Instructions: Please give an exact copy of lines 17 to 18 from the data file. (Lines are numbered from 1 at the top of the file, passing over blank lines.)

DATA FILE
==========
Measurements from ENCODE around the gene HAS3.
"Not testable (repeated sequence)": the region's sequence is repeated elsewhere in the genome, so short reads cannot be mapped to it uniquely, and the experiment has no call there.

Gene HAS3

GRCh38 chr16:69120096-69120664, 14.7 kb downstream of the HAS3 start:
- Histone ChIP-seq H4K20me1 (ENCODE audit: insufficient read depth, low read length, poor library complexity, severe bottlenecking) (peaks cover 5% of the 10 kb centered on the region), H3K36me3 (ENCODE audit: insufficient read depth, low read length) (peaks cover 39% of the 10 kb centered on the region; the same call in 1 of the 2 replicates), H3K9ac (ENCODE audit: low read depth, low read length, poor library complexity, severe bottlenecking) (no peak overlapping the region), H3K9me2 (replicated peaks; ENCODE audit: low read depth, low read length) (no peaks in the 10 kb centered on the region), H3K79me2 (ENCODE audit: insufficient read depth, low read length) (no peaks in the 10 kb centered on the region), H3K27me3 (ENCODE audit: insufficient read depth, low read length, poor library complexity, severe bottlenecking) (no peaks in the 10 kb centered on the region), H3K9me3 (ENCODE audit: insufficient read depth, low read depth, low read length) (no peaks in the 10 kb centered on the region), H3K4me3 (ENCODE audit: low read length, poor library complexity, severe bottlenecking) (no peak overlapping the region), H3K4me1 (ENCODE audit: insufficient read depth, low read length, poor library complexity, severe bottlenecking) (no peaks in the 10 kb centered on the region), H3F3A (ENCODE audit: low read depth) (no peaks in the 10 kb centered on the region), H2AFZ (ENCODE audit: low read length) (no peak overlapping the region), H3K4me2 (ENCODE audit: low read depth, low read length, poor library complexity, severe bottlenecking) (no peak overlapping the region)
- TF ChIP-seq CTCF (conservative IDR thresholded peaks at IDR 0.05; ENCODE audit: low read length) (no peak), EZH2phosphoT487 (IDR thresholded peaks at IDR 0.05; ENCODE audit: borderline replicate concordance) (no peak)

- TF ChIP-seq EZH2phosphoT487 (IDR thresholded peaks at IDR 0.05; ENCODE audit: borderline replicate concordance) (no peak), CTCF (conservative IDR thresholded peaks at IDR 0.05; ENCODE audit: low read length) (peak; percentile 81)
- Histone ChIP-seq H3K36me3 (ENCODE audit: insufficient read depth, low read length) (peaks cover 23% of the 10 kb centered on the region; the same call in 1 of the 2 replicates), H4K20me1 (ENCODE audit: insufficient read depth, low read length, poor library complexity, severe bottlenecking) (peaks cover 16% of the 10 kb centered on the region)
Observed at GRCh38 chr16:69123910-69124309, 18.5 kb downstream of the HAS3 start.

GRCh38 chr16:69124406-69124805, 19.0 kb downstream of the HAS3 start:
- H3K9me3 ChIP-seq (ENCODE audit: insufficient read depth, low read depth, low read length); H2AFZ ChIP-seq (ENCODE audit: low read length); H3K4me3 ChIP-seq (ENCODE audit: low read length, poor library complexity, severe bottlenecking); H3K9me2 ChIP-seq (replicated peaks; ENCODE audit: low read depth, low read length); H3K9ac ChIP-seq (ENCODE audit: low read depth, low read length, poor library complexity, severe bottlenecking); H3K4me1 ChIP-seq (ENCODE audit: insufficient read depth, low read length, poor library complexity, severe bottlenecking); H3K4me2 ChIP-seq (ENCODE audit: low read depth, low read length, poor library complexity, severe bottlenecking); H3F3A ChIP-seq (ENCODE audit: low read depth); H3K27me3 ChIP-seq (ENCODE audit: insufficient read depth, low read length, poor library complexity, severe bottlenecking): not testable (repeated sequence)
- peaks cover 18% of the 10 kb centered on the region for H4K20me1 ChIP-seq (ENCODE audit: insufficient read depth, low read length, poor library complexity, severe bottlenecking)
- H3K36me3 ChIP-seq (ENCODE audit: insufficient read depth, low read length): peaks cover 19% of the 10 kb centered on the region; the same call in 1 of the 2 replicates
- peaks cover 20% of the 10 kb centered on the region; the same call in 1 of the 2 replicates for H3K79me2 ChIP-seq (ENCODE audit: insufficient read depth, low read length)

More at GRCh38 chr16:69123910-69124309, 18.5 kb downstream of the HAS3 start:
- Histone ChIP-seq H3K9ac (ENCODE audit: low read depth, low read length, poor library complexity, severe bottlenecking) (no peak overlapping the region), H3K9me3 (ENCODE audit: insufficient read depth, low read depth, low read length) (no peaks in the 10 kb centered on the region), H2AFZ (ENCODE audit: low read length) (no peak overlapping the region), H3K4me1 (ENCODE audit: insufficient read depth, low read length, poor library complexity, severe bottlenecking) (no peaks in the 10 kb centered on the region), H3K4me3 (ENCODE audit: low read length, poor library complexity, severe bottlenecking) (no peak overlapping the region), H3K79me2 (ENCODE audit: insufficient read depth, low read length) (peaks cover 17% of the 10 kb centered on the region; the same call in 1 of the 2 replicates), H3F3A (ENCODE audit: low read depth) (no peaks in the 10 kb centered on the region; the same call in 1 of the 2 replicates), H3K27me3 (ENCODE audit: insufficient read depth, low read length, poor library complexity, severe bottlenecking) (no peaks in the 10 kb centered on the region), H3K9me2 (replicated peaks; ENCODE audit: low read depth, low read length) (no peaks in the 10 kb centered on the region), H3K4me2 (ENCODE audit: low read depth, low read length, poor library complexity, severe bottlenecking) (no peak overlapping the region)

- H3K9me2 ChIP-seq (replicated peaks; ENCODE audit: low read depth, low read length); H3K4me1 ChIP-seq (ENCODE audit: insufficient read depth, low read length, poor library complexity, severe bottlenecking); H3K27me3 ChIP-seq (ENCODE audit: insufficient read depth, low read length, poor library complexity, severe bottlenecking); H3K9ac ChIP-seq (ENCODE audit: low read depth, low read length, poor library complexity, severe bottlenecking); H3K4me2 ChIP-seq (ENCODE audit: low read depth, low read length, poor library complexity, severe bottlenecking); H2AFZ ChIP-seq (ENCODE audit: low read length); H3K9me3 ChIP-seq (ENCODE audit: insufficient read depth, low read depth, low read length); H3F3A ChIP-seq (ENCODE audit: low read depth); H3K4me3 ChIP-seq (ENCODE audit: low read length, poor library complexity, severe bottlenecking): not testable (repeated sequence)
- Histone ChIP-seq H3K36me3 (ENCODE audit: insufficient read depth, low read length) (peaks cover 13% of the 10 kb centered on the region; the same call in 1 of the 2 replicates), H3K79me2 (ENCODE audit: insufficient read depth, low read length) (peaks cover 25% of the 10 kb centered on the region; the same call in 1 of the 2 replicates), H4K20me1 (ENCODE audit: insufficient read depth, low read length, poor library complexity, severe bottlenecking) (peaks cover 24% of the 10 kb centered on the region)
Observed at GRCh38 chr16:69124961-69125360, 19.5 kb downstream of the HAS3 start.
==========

- H3K9me2 ChIP-seq (replicated peaks; ENCODE audit: low read depth, low read length); H3K4me1 ChIP-seq (ENCODE audit: insufficient read depth, low read length, poor library complexity, severe bottlenecking); H3K27me3 ChIP-seq (ENCODE audit: insufficient read depth, low read length, poor library complexity, severe bottlenecking); H3K9ac ChIP-seq (ENCODE audit: low read depth, low read length, poor library complexity, severe bottlenecking); H3K4me2 ChIP-seq (ENCODE audit: low read depth, low read length, poor library complexity, severe bottlenecking); H2AFZ ChIP-seq (ENCODE audit: low read length); H3K9me3 ChIP-seq (ENCODE audit: insufficient read depth, low read depth, low read length); H3F3A ChIP-seq (ENCODE audit: low read depth); H3K4me3 ChIP-seq (ENCODE audit: low read length, poor library complexity, severe bottlenecking): not testable (repeated sequence)
- Histone ChIP-seq H3K36me3 (ENCODE audit: insufficient read depth, low read length) (peaks cover 13% of the 10 kb centered on the region; the same call in 1 of the 2 replicates), H3K79me2 (ENCODE audit: insufficient read depth, low read length) (peaks cover 25% of the 10 kb centered on the region; the same call in 1 of the 2 replicates), H4K20me1 (ENCODE audit: insufficient read depth, low read length, poor library complexity, severe bottlenecking) (peaks cover 24% of the 10 kb centered on the region)